Melissa Rauch Is Finding Her Way as Judge Stone
The silliest subplots often go to Gurgs, who Lacretta plays in an elevated, delightfully odd way. Rauch does her sitcom thing here as Abby, having developed strong comedic timing and pacing over her years on The Big Bang Theory. The character has a lot of potential — her chirpy optimism in conflict with the dismal monotony of bureaucracy, along with the pressures of past problems and a family legacy to live up to, all make for a good foundation.
However, by the sixth episode of Night Court, it’s not clear if Abby will be an actually complicated, dynamic character or more of a ringleader. Rauch certainly has the ability to turn a quirky, one-or-two-note character into something much more dynamic and interesting (as seen in The Bronze, which she also wrote with her husband), but this remains to be seen in Night Court.
John Larroquette Stands Out as Salty Dan Fielding
Larroquette was always the critical darling of the original Night Court (and his underrated subsequent series, The John Larroquette Show), so it makes sense that the reboot features him so prominently. In fact, most of the first episode is almost a little one-act play, with Abby seeking Dan out. Larroquette does good work here, wearing 30 years of information on his face, initially hidden by a bushy ZZ Top beard.
Dan’s wife has passed away, he’s a misanthropic reclusive, and he’s out of touch with the modern world. There’s the possibility that Abby and Dan could have a similar relationship to Leslie Knope and Ron Swanson in Parks and Recreation, which would be interesting to see in the legal setting of Night Court.
Salty Dan and sturdy Gurgs are the most interesting characters here, and there’s a great selection of bit parts from funny, familiar faces (such as Pete Holmes as Abby’s long-distance fiancée). Everyone else knows what they’re doing, though, and exactly what kind of show this is.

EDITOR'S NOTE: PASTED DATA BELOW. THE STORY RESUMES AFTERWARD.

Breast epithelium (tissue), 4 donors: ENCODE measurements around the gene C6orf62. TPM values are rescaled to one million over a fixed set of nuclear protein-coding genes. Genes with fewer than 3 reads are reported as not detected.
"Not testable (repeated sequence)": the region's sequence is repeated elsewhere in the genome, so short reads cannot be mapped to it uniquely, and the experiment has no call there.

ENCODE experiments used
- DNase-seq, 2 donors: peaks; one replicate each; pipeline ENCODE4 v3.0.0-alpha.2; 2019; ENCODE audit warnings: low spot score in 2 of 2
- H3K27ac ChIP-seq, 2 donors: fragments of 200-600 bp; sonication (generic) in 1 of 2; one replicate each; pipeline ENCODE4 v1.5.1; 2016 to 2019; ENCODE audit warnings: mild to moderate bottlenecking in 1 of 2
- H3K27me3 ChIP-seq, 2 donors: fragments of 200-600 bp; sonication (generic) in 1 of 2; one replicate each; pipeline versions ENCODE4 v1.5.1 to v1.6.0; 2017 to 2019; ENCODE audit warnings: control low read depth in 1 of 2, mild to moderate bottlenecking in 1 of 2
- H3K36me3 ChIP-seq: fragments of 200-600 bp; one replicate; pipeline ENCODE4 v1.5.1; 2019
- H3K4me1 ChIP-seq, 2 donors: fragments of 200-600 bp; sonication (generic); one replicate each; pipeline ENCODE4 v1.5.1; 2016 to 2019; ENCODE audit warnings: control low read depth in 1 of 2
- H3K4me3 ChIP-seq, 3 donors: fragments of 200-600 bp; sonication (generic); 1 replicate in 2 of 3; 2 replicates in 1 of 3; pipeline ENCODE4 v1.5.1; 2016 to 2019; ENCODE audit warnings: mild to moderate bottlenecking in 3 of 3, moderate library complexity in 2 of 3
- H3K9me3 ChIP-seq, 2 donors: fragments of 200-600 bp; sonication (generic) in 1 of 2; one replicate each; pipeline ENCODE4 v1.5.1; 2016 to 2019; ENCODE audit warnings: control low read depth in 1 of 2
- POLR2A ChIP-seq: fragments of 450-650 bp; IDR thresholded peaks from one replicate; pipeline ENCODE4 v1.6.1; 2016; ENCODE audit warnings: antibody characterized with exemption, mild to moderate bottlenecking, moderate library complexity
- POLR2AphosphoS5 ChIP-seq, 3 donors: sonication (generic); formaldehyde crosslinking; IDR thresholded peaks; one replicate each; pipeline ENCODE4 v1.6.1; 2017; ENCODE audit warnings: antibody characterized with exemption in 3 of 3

Night Court Remains a Traditional Workplace Sitcom
While the collective perception of America’s justice system and its need for judicial reforms have certainly shifted in the 30 years since Night Court went off the air, the reboot doesn’t seem to notice. Similarly, Night Court doesn’t seem privy to the fact that the comedy landscape has undergone drastic developments in those three decades. It’s almost as if the original show went into some calm coma in 1992, waking up in 2023 and picking up where it left off.
Whether an audience appreciates this or not is ultimately down to their comedic preference. The traditional, classical sitcom format stands out in an age where comedy looks very different, and that might be refreshing to viewers. Fans of the original Night Court, along with those who may be following Rauch from The Big Bang Theory, will likely approve of this traditionalist approach and have a lot of fun with the reboot. For everyone else, well, there’s everything else.
From After January Productions and in association with Warner Bros. Television and Universal Television, Night Court will premiere on NBC with two episodes on Tuesday, Jan. 17 (8-9 p.m. ET/PT), with individual episodes airing in that time slot on subsequent Tuesdays.